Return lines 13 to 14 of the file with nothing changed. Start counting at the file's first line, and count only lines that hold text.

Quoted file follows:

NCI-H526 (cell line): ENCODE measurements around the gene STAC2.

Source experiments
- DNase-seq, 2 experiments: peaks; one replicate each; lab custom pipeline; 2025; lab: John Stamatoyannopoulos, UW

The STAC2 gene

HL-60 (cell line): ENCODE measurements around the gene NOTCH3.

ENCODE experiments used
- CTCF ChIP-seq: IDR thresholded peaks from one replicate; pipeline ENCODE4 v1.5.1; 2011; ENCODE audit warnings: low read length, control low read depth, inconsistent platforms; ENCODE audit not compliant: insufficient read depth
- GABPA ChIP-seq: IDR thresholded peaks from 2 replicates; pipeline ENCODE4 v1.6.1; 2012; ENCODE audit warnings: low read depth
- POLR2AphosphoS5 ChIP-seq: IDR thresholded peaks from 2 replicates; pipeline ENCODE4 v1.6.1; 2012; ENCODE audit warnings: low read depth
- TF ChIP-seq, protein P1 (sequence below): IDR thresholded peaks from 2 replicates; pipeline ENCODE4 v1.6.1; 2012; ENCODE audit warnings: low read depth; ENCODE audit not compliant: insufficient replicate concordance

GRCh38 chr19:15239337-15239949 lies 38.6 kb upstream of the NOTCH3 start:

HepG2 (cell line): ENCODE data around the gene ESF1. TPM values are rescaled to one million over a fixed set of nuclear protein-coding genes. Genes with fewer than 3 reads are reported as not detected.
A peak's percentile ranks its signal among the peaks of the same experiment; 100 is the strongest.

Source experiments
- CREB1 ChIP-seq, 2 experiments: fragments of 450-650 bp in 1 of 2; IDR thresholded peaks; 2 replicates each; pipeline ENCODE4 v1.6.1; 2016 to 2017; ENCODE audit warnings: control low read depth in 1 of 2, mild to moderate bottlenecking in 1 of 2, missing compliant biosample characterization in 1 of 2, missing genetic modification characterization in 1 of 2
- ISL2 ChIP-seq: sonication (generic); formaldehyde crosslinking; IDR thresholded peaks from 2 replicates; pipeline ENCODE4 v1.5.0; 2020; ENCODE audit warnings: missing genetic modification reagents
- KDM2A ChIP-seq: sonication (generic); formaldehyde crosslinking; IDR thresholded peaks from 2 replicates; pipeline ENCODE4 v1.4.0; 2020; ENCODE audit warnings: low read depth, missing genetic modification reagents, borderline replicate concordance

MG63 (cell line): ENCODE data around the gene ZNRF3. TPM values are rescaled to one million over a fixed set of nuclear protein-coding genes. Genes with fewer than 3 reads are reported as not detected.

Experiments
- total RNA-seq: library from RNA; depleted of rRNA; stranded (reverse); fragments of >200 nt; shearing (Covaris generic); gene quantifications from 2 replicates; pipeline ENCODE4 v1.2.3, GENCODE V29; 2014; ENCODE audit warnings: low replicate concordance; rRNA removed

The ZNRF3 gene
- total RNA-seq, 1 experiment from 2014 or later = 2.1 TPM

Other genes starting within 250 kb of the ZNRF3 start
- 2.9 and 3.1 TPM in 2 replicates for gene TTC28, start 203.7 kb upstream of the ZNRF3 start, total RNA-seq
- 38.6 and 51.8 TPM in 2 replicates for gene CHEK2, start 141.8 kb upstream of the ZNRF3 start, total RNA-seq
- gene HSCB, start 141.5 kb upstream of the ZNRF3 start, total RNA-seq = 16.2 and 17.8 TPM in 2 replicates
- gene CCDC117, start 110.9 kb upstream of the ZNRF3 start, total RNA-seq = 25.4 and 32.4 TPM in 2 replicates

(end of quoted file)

A peak's percentile ranks its signal among the peaks of the same experiment; 100 is the strongest.

Source experiments